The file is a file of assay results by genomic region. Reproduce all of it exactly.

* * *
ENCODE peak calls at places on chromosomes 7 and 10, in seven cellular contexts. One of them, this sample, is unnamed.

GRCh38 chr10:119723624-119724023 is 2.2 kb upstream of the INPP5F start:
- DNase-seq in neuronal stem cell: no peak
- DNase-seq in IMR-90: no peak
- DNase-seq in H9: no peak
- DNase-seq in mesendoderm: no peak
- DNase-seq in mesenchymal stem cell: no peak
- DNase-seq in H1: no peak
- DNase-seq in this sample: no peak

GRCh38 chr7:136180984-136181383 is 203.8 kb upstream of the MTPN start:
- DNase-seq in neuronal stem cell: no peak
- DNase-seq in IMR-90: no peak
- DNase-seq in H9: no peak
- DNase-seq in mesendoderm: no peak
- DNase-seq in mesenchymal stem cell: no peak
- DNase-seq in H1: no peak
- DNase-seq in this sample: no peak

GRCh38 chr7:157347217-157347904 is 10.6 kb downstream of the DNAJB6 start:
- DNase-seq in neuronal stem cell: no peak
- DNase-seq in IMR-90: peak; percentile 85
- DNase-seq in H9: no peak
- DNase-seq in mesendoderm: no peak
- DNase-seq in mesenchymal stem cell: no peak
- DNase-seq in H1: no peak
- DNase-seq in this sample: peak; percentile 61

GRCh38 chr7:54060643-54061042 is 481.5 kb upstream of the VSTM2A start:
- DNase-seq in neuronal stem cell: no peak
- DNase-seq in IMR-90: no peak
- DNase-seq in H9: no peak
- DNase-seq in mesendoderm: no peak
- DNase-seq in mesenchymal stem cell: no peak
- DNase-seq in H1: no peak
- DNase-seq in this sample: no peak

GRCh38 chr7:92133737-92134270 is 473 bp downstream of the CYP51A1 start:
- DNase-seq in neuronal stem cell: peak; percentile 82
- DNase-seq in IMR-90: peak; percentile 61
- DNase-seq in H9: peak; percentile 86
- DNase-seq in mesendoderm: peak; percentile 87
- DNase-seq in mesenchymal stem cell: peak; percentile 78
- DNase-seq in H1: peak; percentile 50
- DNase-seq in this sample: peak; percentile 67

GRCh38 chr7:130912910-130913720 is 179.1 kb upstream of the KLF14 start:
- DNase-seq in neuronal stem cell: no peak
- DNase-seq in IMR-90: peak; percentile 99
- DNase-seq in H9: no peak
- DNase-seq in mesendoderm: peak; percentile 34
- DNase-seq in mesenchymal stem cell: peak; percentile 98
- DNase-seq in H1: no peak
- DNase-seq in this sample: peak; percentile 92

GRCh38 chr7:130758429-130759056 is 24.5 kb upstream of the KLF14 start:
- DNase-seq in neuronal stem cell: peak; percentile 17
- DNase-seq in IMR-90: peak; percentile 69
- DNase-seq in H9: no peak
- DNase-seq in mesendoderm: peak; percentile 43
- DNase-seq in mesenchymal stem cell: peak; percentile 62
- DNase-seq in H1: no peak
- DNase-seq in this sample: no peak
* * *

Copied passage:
ENCODE peak calls at places on chromosomes 7 and 10, in seven cellular contexts. One of them, this sample, is unnamed.

GRCh38 chr10:119723624-119724023 is 2.2 kb upstream of the INPP5F start:
- DNase-seq in neuronal stem cell: no peak
- DNase-seq in IMR-90: no peak
- DNase-seq in H9: no peak
- DNase-seq in mesendoderm: no peak
- DNase-seq in mesenchymal stem cell: no peak
- DNase-seq in H1: no peak
- DNase-seq in this sample: no peak

GRCh38 chr7:136180984-136181383 is 203.8 kb upstream of the MTPN start:
- DNase-seq in neuronal stem cell: no peak
- DNase-seq in IMR-90: no peak
- DNase-seq in H9: no peak
- DNase-seq in mesendoderm: no peak
- DNase-seq in mesenchymal stem cell: no peak
- DNase-seq in H1: no peak
- DNase-seq in this sample: no peak

GRCh38 chr7:157347217-157347904 is 10.6 kb downstream of the DNAJB6 start:
- DNase-seq in neuronal stem cell: no peak
- DNase-seq in IMR-90: peak; percentile 85
- DNase-seq in H9: no peak
- DNase-seq in mesendoderm: no peak
- DNase-seq in mesenchymal stem cell: no peak
- DNase-seq in H1: no peak
- DNase-seq in this sample: peak; percentile 61

GRCh38 chr7:54060643-54061042 is 481.5 kb upstream of the VSTM2A start:
- DNase-seq in neuronal stem cell: no peak
- DNase-seq in IMR-90: no peak
- DNase-seq in H9: no peak
- DNase-seq in mesendoderm: no peak
- DNase-seq in mesenchymal stem cell: no peak
- DNase-seq in H1: no peak
- DNase-seq in this sample: no peak

GRCh38 chr7:92133737-92134270 is 473 bp downstream of the CYP51A1 start:
- DNase-seq in neuronal stem cell: peak; percentile 82
- DNase-seq in IMR-90: peak; percentile 61
- DNase-seq in H9: peak; percentile 86
- DNase-seq in mesendoderm: peak; percentile 87
- DNase-seq in mesenchymal stem cell: peak; percentile 78
- DNase-seq in H1: peak; percentile 50
- DNase-seq in this sample: peak; percentile 67

GRCh38 chr7:130912910-130913720 is 179.1 kb upstream of the KLF14 start:
- DNase-seq in neuronal stem cell: no peak
- DNase-seq in IMR-90: peak; percentile 99
- DNase-seq in H9: no peak
- DNase-seq in mesendoderm: peak; percentile 34
- DNase-seq in mesenchymal stem cell: peak; percentile 98
- DNase-seq in H1: no peak
- DNase-seq in this sample: peak; percentile 92

GRCh38 chr7:130758429-130759056 is 24.5 kb upstream of the KLF14 start:
- DNase-seq in neuronal stem cell: peak; percentile 17
- DNase-seq in IMR-90: peak; percentile 69
- DNase-seq in H9: no peak
- DNase-seq in mesendoderm: peak; percentile 43
- DNase-seq in mesenchymal stem cell: peak; percentile 62
- DNase-seq in H1: no peak
- DNase-seq in this sample: no peak